Google Analytics and Tableau make for a powerful pair. Exporting your data to BigQuery is an amazing asset as a Google Analytics 360 customer. On its own, BigQuery can create and store powerful datasets. And Tableau is an excellent tool for visualizing those data sets. Combining them is incredibly helpful but, sometimes, getting started with that connection can feel challenging. Below is a step-by-step walkthrough of how to get started working with these two amazing technologies. While the example query here is minimal, the methodology gets you started and can be applied to any number of queries. It’s important to note that each tool has its own strengths. If you’re doing significant data processing, you should probably set up those tables in BigQuery first and connect to them directly vs. trying to have it all done live via a custom query.
Let’s start by opening up Tableau and connecting to BigQuery.
After logging in you’ll select a project and data set, then drag the New Custom SQL to the area that says, “Drag tables here.”
Now you enter the query. If you haven’t already created the parameter, you can do so at this time.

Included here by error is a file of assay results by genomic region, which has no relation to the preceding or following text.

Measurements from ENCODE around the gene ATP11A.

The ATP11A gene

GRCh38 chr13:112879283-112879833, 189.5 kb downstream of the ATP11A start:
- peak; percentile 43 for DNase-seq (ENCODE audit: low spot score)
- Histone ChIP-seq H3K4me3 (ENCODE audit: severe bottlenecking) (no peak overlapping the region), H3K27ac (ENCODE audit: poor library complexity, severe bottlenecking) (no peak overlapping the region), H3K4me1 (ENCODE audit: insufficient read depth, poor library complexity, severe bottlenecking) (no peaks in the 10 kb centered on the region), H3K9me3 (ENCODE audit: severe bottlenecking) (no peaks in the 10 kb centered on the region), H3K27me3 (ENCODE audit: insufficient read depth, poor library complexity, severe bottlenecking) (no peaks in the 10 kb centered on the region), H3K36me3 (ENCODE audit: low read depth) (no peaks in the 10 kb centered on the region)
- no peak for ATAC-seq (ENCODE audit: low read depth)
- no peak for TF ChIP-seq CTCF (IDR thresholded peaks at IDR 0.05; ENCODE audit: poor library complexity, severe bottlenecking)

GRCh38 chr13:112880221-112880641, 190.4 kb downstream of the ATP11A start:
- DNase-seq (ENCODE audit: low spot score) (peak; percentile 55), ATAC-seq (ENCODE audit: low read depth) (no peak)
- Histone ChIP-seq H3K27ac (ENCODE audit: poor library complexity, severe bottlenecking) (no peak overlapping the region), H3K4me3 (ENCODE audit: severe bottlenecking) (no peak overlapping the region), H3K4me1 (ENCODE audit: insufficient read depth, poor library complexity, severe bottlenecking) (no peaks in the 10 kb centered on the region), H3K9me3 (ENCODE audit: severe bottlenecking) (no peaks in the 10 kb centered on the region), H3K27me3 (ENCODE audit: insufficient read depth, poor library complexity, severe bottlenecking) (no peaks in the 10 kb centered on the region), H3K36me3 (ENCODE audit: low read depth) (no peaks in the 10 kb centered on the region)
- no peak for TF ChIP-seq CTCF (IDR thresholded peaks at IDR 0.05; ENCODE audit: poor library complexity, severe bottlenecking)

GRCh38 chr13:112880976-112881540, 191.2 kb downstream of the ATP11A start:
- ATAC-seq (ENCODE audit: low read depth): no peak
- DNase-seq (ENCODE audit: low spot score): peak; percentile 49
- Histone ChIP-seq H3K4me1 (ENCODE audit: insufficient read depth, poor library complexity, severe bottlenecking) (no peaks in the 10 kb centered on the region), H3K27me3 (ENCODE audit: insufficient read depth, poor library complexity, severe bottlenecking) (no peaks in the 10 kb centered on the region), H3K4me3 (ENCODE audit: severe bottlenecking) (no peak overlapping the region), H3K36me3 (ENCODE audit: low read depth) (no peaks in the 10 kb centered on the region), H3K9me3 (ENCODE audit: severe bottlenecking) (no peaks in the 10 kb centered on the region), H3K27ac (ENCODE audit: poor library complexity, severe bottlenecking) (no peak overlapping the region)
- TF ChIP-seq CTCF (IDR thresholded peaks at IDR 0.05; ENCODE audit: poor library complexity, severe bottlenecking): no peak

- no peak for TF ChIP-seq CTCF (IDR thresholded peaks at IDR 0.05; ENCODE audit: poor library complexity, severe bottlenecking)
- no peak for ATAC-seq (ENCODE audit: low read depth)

SELECT fullvisitorid, CAST(PARSE_DATE('%Y%m%d',_
TABLE_SUFFIX) AS DATE) as table_date FROM `analyticspros.com:spotted- cinnamon-834.102887025.ga_ sessions_*` WHERE _TABLE_SUFFIX BETWEEN REGEXP_REPLACE(STRING( TIMESTAMP(<Parameters.Start Date>)),"-","") AND REGEXP_REPLACE(STRING( TIMESTAMP(<Parameters.End Date>)),"-","")
With the Query in place, you’ll want to create two new parameters. These will act as your date controls in Tableau.
In the example Query, the parameters are “Start Date” and “End Date.” Be sure to set the start date before the end date. You can preview results to ensure your query will run then select OK. You’re now set to work with your data! Select Sheet 1 to see the available dimensions and metrics. To make it easier to change the date range you’ll want to display the parameter controls.
This will give you access to calendar selectors on your sheet (and dashboards).
As an example, let’s create a metric from our full visitor ID dimension and show users by Date.
All queries run via Tableau can be found in your BigQuery history.
This can be really helpful as you’re working with Tableau to ensure what’s being queried reflects what you were hoping for, as well as get an understanding of the cost impact of working with your data. You should now be all set to explore your google analytics BigQuery data in Tableau. If you have any questions about Tableau and connecting to BigQuery don’t hesitate to contact us.